The Desert Sculptors Association was formed over 30 years ago by a group of nationally renowned sculptors to advance the artistry of sculpture in our Southern Nevada communities. The city of Las Vegas opened Lorenzi Park to the sculptors to preserve the arts.

The movement came to Boulder City in the early 1990s with the creation of Reflections Center Park, which was spearheaded by Teddy Fenton and her substantial bequest.

Reflections Center Park is a beautiful little park jut a block off of the main street in Boulder City at the corner of Colorado Street and Railroad Avenue. It is full of large pieces of sculpture by the members of the Desert Sculptors Association.

This park has been a joy to the people in the neighborhood surrounding it as well as visitors from in town and out of town. We, the Desert Sculptors, have held many wonderful picnics and dedications there and had great turnouts.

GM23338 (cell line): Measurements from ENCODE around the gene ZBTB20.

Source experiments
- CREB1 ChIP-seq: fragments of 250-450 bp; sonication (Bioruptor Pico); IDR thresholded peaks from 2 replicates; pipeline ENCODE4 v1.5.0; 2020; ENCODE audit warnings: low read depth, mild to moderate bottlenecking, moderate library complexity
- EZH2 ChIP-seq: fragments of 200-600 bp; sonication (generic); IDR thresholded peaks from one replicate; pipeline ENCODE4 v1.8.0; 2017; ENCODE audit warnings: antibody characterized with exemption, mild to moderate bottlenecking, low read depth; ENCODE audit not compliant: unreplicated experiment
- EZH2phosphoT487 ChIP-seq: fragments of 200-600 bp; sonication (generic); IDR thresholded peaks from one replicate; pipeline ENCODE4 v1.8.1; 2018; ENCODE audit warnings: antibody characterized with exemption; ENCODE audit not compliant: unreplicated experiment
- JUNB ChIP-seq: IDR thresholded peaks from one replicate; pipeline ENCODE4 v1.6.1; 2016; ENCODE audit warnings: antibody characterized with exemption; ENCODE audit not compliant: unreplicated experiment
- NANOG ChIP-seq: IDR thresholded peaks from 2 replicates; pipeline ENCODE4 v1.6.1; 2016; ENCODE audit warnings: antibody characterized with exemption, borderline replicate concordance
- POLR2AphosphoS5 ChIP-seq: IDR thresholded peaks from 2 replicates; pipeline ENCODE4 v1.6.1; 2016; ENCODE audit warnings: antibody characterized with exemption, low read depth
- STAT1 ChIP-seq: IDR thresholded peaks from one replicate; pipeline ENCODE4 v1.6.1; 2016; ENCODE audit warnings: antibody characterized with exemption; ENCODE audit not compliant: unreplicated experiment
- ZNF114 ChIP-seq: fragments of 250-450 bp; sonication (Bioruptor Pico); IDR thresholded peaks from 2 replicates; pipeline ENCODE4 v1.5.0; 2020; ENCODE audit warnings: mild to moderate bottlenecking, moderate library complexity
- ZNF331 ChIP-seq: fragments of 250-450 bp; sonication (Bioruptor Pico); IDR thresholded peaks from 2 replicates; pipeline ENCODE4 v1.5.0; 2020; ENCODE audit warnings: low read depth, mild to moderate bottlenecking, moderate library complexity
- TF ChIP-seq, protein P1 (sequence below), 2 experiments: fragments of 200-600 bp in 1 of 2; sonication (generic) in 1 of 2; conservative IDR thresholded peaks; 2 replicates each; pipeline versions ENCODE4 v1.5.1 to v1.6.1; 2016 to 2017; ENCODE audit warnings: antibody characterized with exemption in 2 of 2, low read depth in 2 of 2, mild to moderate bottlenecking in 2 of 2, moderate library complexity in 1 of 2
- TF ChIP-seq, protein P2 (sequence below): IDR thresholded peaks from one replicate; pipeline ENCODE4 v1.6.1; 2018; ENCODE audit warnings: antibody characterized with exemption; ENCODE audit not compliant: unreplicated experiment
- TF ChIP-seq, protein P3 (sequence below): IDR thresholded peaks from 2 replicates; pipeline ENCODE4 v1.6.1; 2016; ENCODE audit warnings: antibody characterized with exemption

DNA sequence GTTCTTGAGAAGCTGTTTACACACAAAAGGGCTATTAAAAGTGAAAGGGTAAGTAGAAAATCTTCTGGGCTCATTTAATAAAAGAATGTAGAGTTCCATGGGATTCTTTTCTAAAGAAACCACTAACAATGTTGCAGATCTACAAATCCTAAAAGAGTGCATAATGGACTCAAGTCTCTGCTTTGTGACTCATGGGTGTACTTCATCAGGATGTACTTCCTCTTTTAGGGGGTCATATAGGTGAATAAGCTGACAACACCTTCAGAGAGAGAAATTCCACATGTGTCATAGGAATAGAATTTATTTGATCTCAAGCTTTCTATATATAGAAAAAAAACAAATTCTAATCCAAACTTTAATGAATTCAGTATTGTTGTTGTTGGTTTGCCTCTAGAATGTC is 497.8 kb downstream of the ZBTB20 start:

This wonderful park is our history within a city built on history.

Please let us keep this wonderful display of the arts in Boulder City.

Lynne Jordan

Final letter recalls author’s changes for better for self, community

I would like to think that the letters to the editor I have written over the years have played some small part in changing our local politics for the better and raising the level of community awareness. During the past year I finally became a full-time retiree. Now the time has come to wind down my commentaries to write one last letter.

Judging from the chew marks on my morning papers, and the clumps of hair left clinging to the welcome mat, the wolf has been spending time at my door. The wolf’s pups have been nipping at my heels for the last couple of years in the form of one type of cancer or another. I have always been able to give a kick that sent them flying, but they keep coming back.

Looking back, I realize that becoming a better person can be a full-time job in itself. All the self-improvement seminars and Sunday sermons can only take you so far. You have to want to change for the better.

I think I made some progress in this area. I married the love of my life, and our marriage is going on 40 years. My daughter-in-law treats me as if I were her own father.